Reflection for Today ▶️ ⏹️

Women and hand drums terracotta, 7C BCE, Jewish Women's Archive. Photo by Carol Meyers, Duke University.

And ye shall not go out of the door of the tabernacle of the congregation in seven days, until the days of your consecration be at an end: for seven days shall he consecrate you. / So Aaron and his sons did all things which the Lord commanded by the hand of Moses.
Leviticus 8:33/36

Looking beyond sacrifice and priesthood, the book of Leviticus in its fullness is essentially about ritual. Ritual is something western society has neglected over time, living as we do in a sense of urgency and panic, the orientation response firing every few minutes at the ping of the next snapchat or text message alert, skipping potential moments of stillness and reflection, and all in pursuit of success, money, status and other forms of self-interest. Even the sabbath has been co-opted to meet these ends. There is little time left for ceremony, which is a luxury reserved for special occasions such as weddings or funerals. The idea of seven days contemplation for the sake of consecration seems very odd, and almost wasteful. We have better things to do, important places to be.

A Sufi tale comes to mind.1 Mulla had lost his ring in the living room. He searched for it for a while, but since he could not find it, he went out into the yard and began to look there. His wife, who saw what he was doing, asked: "Mulla, you lost your ring inside, why are you looking for it in the yard?" Mulla stroked his beard and said: "The room is too dark and I can't see very well. There is much more light out here."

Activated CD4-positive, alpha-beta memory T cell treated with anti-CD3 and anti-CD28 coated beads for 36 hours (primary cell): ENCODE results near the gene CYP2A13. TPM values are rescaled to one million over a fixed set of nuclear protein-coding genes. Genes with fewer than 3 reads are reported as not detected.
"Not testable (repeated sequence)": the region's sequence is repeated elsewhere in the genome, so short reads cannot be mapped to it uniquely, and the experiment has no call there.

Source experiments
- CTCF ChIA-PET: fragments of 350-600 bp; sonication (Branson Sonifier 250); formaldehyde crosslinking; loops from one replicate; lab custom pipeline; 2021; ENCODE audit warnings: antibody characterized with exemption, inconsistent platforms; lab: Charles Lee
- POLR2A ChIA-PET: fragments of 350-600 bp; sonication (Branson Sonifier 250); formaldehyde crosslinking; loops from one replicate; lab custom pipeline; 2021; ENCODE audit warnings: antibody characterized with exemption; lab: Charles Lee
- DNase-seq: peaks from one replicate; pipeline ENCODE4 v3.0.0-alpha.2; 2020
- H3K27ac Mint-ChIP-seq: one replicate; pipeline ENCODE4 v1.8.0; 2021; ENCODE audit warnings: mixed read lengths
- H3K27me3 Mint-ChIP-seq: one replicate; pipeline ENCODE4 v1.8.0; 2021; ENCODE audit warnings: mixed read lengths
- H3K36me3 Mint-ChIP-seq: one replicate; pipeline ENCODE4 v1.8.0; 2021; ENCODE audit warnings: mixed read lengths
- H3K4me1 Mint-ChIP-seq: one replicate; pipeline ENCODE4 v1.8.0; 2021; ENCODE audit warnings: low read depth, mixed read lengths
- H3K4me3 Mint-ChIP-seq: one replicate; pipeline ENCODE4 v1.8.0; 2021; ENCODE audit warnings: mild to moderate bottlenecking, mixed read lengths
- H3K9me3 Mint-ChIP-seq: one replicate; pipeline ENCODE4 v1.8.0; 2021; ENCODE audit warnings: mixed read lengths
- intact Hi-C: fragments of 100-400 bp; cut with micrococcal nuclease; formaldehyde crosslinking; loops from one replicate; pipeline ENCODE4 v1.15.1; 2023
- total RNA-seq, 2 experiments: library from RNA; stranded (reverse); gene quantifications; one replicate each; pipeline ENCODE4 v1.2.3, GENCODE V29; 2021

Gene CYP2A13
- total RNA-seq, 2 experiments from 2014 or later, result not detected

In seeking the bright and shiny we have perhaps become blind to life's less glaring time signature, seeking instant gratification rather than a more measured, melodic approach. Ritual provides our lives with rhythm, with punctuation. Without it we live in a run-on sentence where life, like the writing from which this analogy is pulled, becomes more and more confusing, boundaryless, full of incomplete, overlapping ideas where deriving sense and meaning becomes very difficult. It may be time to slow down, to punctuate.

During the lockdowns of 2020-21 I found it necessary to create rituals of my own, to create meaning and purpose, and to pace myself. Variously during these times I would read, write, run, draw and pray, each activity at a specific time of day. The running, especially in the ice-cold winter, felt like consecration. Today isn't Moses' time, the pace of life is different. This time is our time—and all time is God's time. The spirit of Leviticus can be lived today even if the implementation is utterly different.

1 From Classic Tales of Mulla Nasreddin. Retold by Houman Farzad, Translated from Persian by Diane L. Wilcox, Mazda Publishers, Costa Mesa, California, 1990.